Trigedasleng underwent extreme phonological simplification during its descent from English, resulting in numerous homonyms. For example, sis has several meanings depending on its context:
sis…au means “to help” and comes from “assist”
sis…op means “to grab”; the particle op differentiates it from the first meaning
as a noun, sis can mean “sister” but can also mean “six”
Technically, Trigedasleng has no standard writing system. Below is David J. Peterson’s Romanization system for spelling and pronouncing written Trigedasleng words.
A, a = the “a” sound in “apple”—UNLESS it’s the last letter of a word, in which case it’s the “a” sound in “sofa”.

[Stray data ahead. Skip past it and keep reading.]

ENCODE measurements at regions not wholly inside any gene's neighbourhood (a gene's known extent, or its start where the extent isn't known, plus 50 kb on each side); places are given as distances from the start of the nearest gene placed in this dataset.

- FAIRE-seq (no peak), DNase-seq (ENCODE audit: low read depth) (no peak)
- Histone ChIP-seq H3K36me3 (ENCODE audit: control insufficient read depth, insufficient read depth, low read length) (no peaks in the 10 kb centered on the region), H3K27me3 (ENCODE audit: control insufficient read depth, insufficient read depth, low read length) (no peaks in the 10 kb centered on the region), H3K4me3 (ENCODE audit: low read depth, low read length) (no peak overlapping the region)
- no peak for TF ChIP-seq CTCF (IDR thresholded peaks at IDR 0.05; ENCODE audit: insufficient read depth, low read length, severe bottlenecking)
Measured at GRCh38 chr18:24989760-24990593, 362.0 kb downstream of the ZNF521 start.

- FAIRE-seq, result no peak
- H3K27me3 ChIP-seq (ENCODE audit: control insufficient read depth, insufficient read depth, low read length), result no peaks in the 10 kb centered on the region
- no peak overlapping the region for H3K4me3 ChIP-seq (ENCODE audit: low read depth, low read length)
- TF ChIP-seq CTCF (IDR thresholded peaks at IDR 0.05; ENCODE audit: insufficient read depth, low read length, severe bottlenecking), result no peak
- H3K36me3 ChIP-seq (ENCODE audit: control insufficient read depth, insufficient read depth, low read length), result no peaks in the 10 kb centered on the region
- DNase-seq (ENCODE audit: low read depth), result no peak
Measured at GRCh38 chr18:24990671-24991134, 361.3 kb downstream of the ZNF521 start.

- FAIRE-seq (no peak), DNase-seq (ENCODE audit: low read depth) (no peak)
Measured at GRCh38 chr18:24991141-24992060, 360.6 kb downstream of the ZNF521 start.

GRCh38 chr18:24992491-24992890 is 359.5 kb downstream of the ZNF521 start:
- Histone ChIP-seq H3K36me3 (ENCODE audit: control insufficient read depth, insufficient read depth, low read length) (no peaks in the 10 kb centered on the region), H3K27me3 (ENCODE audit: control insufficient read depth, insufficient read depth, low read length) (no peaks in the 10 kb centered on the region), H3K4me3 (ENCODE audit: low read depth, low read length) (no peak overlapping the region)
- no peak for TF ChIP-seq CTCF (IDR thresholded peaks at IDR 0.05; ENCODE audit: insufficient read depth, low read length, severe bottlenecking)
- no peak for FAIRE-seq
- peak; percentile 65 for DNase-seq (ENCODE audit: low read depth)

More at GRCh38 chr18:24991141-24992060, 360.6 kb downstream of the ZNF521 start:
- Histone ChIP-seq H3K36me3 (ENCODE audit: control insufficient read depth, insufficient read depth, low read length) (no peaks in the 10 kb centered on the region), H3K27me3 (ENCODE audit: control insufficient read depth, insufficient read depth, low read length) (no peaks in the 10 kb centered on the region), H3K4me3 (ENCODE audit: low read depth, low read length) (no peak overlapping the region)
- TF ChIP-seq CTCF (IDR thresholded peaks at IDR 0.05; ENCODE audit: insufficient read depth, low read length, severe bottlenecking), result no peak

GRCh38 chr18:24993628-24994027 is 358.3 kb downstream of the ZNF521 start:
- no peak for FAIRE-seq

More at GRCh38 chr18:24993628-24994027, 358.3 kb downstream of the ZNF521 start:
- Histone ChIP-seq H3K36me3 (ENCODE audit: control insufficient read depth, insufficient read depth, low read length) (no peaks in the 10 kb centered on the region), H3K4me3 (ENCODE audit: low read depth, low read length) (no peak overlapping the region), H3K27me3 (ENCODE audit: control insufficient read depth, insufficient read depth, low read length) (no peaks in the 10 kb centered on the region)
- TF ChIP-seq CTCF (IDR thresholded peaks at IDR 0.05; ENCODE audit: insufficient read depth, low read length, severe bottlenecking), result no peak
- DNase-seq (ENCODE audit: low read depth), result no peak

Ai, ai = the “i” sound in “bite”.
Au, au = the “ow” sound in “cow”.
B, b = the “b” sound in “bad”.
Ch, ch = the “ch” sound in “chop”.
D, d = the “d” sound in “dock”.
E, e = the “e” sound in “get”.
Ei, ei = the “ei” sound in “eight”.
F, f = the “f” sound in “fate”.
G, g = the “g” sound in “goat”.
H, h = the “h” sound in “hate”.
I, i = the “i” sound in “kid” OR the “i” sound in “machine” (no difference).
J, j = the “j” sound in “jump”.
K, k = the “k” sound in “keep”.
L, l = the “l” sound in “look”.
M, m = the “m” sound in “made”.
N, n = the “n” sound in “near”.
O, o = the “aw” sound in “law” OR the “o” sound in “son”
Ou, ou = the “o” sound in “wrote”.
P, p = the “p” sound in “pelt”.
R, r = the “r” sound in “red”.
S, s = the “s” sound in “slice”.
Sh, sh = the “sh” sound in “shark”.
T, t = the “t” sound in “talk”.
Th, th = the “th” sound in “think”.
U, u = the “u” sound in “rude”.
V, v = the “v” sound in “vice”.
W, w = the “w” sound in “wild”.
Y, y = the “y” sound in “you”.